Govt rejects Families SA ‘bullying’ claims

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 A parliamentary report on Families SA has highlighted a culture of power and bullying within the department. The report’s executive summary refers to a “rotten culture of power” in Families SA and claims caseworkers are bullied by supervisors. The report is from a Select Committee inquiry moved by independent MP Ann Bressington and did not involve the South Australian Government. She has told State Parliament that Families SA needs to change its attitude of being above reproach. “A change in a culture that believes but would never state openly that the family is the cause of all dysfunction,” she said. “Believe it or not, there are those within this department, within this agency, who believe the state is the best parent.” The report makes 16 recommendations including changes to the system for mandatory reporting of child abuse and checking qualifications of staff involved in child protection. A staff member says Families and Communities Minister Jennifer Rankine does not accept the report’s criticisms. Jan McMahon from the Public Service Association says problems in Families SA have been caused by job cuts. “In a civilised society we need to be putting more people back into Families SA and this is what this report says,” she said.


More SA children in emergency care

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More SA children in emergency care Posted Mon Feb 16, 2009 3:08pm AEDT A South Australian parliamentary committee has heard there are 140 children in emergency state care, including 60 who are being housed in motels. The committee has been told the cost of the care was $16 million last financial year and is likely to be higher this year. The SA Families and Communities Department is expecting to have more than 1,500 children under guardianship this year, which is 300 more than forecast last year. The Department’s David Waterford has told the committee it is the same as the trend elsewhere in the world. “The increased numbers of children being taken into care is reflective of significant increases starting right back at the beginning in terms of notifications, there has been very significant growth in the number of child protection notifications – significant growth over the same period in the substantiations of serious abuse and neglect,” he said. No guarantees The Families and Communities Department says it cannot guarantee that services for children who are at risk will not be affected by planned public sector cuts. The State Government has asked departments to cut their budgets by a combined $75 million over four years. That figure is in addition to previous savings targets, including $20 million this year for the Families and Communities Department. The Department’s executive director of financial services, Joe Ullianich has told a parliamentary committee the Department is trying to quarantine frontline services from any cutbacks. “As we go further it will be harder and as to what happens if we can’t achieve them at that point, that’s a question at a future point whether or not Treasury … will accept that advice and remove that savings requirement or insist on that savings requirement,” he said.


A Carer’s Story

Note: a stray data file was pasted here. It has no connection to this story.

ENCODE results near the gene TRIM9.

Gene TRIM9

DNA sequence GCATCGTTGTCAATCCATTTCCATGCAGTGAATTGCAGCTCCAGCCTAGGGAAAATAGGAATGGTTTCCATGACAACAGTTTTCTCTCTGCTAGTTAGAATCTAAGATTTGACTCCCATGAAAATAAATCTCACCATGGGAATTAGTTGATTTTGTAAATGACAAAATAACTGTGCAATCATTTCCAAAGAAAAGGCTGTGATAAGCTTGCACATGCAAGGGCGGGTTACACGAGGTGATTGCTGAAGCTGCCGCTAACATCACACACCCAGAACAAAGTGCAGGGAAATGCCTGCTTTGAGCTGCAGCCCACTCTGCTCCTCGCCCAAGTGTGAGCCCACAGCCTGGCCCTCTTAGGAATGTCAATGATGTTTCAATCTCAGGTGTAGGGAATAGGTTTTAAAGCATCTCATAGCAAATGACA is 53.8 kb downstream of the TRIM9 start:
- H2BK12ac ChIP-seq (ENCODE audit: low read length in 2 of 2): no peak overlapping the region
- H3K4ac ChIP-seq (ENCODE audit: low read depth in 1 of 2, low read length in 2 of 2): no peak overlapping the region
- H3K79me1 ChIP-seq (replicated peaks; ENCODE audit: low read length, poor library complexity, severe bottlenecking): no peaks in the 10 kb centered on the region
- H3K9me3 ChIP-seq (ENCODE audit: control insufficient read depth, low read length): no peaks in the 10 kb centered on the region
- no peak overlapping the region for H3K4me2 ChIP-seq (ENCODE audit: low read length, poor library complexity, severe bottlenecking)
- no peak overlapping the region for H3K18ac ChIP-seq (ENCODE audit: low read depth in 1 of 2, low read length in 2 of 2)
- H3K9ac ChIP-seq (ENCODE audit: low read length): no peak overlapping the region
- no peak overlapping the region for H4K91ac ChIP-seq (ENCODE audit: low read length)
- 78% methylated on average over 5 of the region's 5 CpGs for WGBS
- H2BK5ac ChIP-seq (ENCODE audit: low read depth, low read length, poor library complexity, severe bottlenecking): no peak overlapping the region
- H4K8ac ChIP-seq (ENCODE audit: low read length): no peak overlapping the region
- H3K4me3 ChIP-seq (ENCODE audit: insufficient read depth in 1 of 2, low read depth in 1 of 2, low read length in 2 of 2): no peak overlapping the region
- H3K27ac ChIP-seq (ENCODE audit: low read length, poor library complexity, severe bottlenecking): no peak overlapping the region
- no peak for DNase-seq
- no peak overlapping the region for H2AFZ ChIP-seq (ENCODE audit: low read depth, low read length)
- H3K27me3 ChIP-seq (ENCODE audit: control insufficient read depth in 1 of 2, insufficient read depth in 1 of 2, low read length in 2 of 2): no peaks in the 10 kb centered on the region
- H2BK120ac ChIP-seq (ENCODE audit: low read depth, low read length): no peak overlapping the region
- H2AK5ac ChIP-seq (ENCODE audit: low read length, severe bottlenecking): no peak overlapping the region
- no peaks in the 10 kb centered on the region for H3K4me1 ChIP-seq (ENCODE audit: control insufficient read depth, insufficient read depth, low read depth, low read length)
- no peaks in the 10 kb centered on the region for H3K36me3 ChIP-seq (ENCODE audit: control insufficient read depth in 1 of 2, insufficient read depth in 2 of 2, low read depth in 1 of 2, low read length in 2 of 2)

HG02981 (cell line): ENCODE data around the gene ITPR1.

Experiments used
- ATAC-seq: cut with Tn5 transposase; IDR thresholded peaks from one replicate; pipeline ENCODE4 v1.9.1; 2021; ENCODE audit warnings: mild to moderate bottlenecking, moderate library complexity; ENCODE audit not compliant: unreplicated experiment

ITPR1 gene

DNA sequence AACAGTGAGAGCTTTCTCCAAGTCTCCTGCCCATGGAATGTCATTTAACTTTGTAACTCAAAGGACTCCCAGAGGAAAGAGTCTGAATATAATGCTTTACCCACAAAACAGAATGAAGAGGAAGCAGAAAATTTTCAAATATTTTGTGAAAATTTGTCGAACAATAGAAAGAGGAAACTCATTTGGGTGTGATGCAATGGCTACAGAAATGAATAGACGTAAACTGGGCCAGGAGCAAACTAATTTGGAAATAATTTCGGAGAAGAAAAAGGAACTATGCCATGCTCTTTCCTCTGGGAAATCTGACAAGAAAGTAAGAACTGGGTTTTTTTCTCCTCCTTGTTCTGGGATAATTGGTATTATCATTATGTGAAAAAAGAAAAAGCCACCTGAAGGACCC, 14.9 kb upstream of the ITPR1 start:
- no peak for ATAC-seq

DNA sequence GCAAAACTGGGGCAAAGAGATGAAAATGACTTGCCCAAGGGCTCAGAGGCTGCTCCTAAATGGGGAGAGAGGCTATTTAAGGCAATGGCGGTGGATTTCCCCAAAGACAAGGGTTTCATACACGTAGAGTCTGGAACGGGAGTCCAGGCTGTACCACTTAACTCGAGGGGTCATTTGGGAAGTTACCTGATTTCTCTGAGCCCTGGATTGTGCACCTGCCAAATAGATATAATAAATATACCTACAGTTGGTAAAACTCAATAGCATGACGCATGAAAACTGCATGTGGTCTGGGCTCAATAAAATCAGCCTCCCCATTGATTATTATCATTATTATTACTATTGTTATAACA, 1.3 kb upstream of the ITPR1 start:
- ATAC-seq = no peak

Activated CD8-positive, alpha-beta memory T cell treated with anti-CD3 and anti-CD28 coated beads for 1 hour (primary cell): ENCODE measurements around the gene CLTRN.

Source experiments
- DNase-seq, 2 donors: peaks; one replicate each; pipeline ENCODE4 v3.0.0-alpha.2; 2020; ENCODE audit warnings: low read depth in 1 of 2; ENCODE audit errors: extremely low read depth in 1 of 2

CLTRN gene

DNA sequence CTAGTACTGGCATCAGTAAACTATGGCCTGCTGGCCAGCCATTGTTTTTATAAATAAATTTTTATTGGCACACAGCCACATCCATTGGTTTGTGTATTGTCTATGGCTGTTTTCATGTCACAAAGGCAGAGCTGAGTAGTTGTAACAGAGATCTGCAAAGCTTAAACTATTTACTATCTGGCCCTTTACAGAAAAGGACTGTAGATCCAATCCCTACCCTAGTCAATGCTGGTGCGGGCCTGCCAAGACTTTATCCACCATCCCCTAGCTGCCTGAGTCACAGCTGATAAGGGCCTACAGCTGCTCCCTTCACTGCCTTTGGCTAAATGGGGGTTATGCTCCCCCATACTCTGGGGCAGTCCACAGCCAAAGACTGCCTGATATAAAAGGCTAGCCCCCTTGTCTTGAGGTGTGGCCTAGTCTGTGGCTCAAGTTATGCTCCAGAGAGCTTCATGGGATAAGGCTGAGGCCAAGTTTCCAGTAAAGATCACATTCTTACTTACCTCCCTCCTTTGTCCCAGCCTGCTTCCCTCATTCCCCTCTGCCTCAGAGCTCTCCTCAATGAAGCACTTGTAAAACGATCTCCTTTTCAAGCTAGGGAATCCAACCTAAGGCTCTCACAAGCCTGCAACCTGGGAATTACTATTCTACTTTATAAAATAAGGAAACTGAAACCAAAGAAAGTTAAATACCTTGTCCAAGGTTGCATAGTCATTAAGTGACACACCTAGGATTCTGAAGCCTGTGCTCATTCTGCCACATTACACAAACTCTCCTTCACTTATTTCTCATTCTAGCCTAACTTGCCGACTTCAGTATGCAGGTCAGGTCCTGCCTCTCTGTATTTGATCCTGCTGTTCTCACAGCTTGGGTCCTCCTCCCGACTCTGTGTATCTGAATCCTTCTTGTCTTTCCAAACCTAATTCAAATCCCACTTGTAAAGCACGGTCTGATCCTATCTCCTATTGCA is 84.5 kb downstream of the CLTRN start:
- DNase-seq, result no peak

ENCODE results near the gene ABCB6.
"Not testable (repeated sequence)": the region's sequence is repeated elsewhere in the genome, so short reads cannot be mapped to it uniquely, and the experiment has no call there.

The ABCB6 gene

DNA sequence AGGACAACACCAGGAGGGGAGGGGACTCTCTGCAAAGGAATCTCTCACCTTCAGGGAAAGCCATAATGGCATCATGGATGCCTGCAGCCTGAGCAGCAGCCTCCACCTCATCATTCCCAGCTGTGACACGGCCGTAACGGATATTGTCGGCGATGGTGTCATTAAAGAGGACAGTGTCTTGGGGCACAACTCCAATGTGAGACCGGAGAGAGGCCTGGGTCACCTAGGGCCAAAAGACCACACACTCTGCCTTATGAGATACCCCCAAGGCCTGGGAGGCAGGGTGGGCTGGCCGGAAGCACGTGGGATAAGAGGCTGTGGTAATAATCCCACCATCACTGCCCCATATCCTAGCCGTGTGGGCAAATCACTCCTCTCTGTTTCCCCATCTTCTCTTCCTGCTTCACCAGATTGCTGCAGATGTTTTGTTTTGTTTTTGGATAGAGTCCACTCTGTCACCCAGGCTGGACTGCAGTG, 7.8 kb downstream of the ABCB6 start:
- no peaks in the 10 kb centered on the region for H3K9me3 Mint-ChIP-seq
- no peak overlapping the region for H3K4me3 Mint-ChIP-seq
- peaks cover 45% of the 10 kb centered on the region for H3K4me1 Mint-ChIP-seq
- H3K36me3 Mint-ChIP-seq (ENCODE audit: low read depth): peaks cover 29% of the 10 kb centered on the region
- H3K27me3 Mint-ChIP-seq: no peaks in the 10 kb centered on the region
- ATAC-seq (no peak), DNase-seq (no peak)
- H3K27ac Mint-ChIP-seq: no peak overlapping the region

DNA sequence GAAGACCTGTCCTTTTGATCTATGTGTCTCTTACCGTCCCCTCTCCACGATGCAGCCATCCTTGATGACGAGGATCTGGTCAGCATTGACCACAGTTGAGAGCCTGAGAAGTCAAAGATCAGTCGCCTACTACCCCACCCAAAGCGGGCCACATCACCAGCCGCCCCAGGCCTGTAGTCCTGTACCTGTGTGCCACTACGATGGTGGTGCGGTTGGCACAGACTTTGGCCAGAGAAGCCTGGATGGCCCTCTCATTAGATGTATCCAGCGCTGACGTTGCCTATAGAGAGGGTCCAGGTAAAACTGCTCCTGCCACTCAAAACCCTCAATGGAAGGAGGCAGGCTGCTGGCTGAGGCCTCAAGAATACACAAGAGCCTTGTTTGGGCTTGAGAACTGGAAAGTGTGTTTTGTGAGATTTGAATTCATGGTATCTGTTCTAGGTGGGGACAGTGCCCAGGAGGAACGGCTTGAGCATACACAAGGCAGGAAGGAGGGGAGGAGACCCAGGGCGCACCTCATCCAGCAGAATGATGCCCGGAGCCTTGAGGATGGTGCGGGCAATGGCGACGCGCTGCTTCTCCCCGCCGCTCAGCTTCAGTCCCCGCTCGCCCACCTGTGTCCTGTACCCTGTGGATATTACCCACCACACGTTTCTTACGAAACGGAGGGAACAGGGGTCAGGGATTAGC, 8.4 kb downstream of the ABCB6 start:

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A Carer’s Story: My wife Meg and I were Foster Carers for two boys aged 5 and 9 for a total of 18 months, up until mid January 2009, when they were removed from our care in the most heartless of ways by Families SA In the short time we had them the boys had made tremendous improvements even though their background was one of tremendous trauma. They had already been with a previous Families SA Foster Carer who had been appointed even though he had been jailed in NSW for carnal knowledge. (Sex with someone under the age of consent.) This Carer has been de-registered now (thank God) after some form of investigation, however for some years it is believed he abused the children in his official care. Remember these are damaged and traumatised children before they go into care. Meg was required to attend monthly meetings about the boys (I was working). But, meeting after meeting, the office in question never acted on the boys or our needs. The youngest boy was severely damaged psychologically, but Meg also found that he had a hip degeneration problem that had been overlooked for years and was causing him real pain. Meg consistently asked to have the second-hand wheelchair she had purchased replaced with a light aluminium model, to save her back, lifting the chair in and out of the car boot. The office never replaced the wheelchair or authorised Meg to purchase one. Meg also repeatedly requested substantial respite. (We went for 12 Months without respite.) All we got was 4hrs each Sunday from NanniesSA. They proved unreliable and often didn’t turn up, which unsettled the boys more. So Meg cancelled them. The younger boy was having severe behaviour problems at school, such that Meg would be regularly called by the Principal to come and take him home. Yet after repeated requests Families SA failed to arrange a Teachers Aid (SSO) at the school for this child whos’ trauma was in large part caused by their previous official Foster Carer. Meg dreaded these useless meetings and became extremely anxious during them, because her passion for the boys was being ignored and in fact they started to scapegoat her for problems, rather than offer concrete help and support. Meg has a history of Post Traumatic Stress Disorder and after 6 years of stability she began to have panic attacks during the meetings. (She never panicked with the boys and was a true “Mum” to them.) So rather than help, after six months of wasted meetings they decided we needed a psychological assessment. This for a couple who had looked after a difficult foster boy previously and had glowing reports from previous Social Workers and who were also getting glowing praise from school teachers for our love and care of these two boys. Well, Meg was insulted and felt “put down”. It seemed directed at her. Her fear was that this was Families SA’s way to control us and avoid responsibility. She refused to undertake the assessment and within a month they summarily dismissed us as Carers. This while I was trying to negotiate a resolution. (I was not aware of how serious the problem was, until a few weeks before our sacking.) We had no independent advocate acting for us at this time and were just “thrown to the wolves”. Also, to this day, we have had no written explanation of what we did wrong and why we were sacked.  Also we were not informed that we had any rights (as it turns out we did have rights as per Families SA’s own document of rights updated in November 2008.) We also were not made aware of our right to complain or that the Department has a Complaints Officer. I literally cried during the sacking meeting and was offered nothing. (not even a tissue.) Meg wasn’t at the meeting and I thought it was going to be a negotiation or problem solving meeting. Later when we finally tracked down Gail Bartlett (Departmental Complaints) she said they had broken a whole lot of their own rules. Initially, after we were sacked, we went into severe shock and grief. The boys had finally gone on a two week respite holiday during this time, but they never came home. Meg, on the behest of Y’s psychologist, had given the little 6 year old a piece of her jewellery as a treasure she told him she needed back – this was to help him trust that he would return. (He had severe separation anxiety.) He never got to return that treasure to Meg. When we recovered our composure we made enquiries and found Donna Scott another Carer on a Carers Committee. Donna contacted the office of the Minister for Families & Communities and arranged a meeting with the Regional Director, Marj Ellis and District Centre Manager, Wendy Joyce. Ms Ellis seemed conciliatory and undertook to revisit and resolve the whole affair. We were hopeful. However as of now (28Jun09) the matter is still unresolved except to say that last Wednesday we were told that Child Y will not be coming back to us. No details were given. The fate of Child X is still in the balance. It is now almost 6 months since the removal and still they procrastinate. We estimate that the cost of maintaining the boys in a Families SA house is around $1500.00 per day. To date this would add up to $250,000.00 to $300,000.00. This is at least 10 to 15 times more than leaving the boys with us. Amazingly one of the reasons they did not support us with the boys’ needs in the first place, was the cost! (Go Figure!) Save a couple of thousand to spend half a million! Although Ms Ellis is ever so professional and charming, we have to judge the tree by its fruit. On that level she has not delivered and continues to waste our time. We believe we are being massaged and manipulated until they can claim due process and finalise a pre-planned solution, without us in it. Power and secrecy are used by the department to justify the most appalling things done in their name. Also much of what we have been told is inconsistent, with explanations apparently being made up on the run, with little regard to the facts. What is so dreadfully sad is the fate of these damaged little children. We still love them. But the Department and the Minister are their parent. (they are under the Guardianship of the Minister.) In this case the Minister does not look like a loving parent. They came to us damaged and traumatised and through hard work and love we saw improvement. What will become of them now? We don’t know, but our heart aches for them. This is not complete and believe it or not, there is more bad stuff to add, let alone the final outcome.